• Nowitzki: Given Nowitzki’s love of Dallas and that the Mavericks have $0 in guaranteed money on the books beyond the 2013-14 season, it seems likely that he would return on a cheap deal if he decides to play past that 2013-14 season.
Still, Howard and Nash would earn just north of $30 million combined in this scenario, meaning Bryant might have to “settle” for something in the $10 million annual range to keep the books as clean as possible. And as always with the Lakers (and any team), a dozen things could change between now and then to obliterate this cap projection. But there’s no obvious reason as of now why Bryant might need to go elsewhere.
With Duncan locked up and Tony Parker on the books for another two seasons after 2012-13, will it be time for San Antonio to move on from one of its three core players? Would Ginobili, as loyal to San Antonio as Duncan, actually want to move on at age 36?
In other words: Why not just keep the guy?
The Heat may not want to pay the mammoth tax bills that will come every season these guys are around, but they still have the amnesty provision in the bag and a few mid-sized contracts (Mike Miller, Udonis Haslem, Joel Anthony) expire after 2014-15, providing at least a little relief.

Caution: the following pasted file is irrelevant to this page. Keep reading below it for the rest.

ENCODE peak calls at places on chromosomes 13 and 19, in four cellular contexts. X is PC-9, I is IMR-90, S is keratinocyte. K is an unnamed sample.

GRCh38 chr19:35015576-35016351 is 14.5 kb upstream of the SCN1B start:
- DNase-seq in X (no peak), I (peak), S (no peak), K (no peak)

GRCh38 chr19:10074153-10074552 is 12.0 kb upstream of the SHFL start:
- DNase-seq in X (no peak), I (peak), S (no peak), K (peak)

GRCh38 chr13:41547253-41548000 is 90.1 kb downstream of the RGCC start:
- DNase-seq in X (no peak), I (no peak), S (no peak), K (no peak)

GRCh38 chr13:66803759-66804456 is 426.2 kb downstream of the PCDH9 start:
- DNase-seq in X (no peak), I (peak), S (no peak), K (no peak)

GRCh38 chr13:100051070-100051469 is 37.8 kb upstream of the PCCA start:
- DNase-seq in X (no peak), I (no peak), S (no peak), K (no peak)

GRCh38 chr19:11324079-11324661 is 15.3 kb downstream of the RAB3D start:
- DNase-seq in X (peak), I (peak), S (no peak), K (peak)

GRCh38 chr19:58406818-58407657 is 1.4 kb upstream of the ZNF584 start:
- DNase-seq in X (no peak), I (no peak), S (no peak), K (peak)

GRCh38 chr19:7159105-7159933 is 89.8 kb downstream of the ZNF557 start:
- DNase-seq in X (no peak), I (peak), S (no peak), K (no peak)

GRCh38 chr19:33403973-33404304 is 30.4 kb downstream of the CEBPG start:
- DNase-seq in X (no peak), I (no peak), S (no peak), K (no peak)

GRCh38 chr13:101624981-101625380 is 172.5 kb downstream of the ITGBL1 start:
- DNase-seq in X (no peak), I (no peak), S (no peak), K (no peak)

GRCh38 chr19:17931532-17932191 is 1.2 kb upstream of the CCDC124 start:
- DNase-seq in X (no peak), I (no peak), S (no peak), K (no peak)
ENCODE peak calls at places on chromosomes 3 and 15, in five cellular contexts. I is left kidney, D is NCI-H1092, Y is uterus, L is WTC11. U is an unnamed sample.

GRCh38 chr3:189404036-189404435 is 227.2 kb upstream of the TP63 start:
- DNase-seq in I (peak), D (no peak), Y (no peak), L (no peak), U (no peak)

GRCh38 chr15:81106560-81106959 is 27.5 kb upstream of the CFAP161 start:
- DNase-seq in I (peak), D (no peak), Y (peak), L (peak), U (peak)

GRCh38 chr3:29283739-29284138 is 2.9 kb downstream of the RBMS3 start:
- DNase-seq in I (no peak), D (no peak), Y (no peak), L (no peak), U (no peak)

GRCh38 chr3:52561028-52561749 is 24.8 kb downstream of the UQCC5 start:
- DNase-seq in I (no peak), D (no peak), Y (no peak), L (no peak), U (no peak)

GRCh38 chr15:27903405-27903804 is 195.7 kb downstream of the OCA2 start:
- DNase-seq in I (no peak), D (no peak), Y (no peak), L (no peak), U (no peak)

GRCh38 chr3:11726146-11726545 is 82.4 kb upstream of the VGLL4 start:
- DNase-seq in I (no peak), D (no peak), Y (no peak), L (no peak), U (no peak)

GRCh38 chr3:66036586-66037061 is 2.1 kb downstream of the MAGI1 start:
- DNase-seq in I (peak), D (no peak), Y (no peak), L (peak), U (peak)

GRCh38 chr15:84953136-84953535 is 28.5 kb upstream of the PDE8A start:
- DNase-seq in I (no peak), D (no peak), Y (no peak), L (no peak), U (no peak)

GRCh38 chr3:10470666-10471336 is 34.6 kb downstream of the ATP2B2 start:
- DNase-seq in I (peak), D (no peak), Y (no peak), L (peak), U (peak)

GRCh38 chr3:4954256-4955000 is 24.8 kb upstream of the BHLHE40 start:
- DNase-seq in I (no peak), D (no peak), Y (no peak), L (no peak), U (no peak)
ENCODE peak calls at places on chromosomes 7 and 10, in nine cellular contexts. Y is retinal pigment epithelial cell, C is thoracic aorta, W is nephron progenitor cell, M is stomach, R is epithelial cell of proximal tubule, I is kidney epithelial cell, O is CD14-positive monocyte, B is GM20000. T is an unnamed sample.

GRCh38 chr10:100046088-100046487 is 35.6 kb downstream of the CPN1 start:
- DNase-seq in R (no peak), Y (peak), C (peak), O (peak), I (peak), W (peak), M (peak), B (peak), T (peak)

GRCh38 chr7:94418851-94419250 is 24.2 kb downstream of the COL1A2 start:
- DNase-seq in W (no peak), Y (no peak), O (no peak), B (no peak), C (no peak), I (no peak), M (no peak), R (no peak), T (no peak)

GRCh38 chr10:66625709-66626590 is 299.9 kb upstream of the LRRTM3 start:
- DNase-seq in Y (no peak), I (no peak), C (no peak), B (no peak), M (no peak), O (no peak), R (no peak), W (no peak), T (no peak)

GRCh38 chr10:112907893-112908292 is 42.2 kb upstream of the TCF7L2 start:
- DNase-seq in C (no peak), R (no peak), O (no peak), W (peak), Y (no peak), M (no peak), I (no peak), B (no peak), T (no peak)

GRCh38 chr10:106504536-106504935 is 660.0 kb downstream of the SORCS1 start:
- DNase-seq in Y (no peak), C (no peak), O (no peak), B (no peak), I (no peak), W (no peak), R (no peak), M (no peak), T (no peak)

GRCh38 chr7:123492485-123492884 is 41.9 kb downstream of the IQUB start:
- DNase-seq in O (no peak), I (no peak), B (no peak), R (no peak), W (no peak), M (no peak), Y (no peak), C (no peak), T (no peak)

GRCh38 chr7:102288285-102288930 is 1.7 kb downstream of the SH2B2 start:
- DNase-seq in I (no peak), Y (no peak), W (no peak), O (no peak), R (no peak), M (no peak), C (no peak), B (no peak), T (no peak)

Kevin Durant and Russell Westbrook: Signed through 2015-16 and 2016-17, respectively, on a Thunder team that figures to contend as long as both are there.
Johnson: My agent told me about four or five days before the trade that there was a rumor going around. He doubted it would happen, but he wanted me to know the rumor was out there. So the day of the trade, probably like 11 a.m., our old GM, Rick Sund, and our GM, Danny Ferry — they were telling me that the rumors were true, and that if anything goes down, it was probably going to go down by 4 p.m. that day.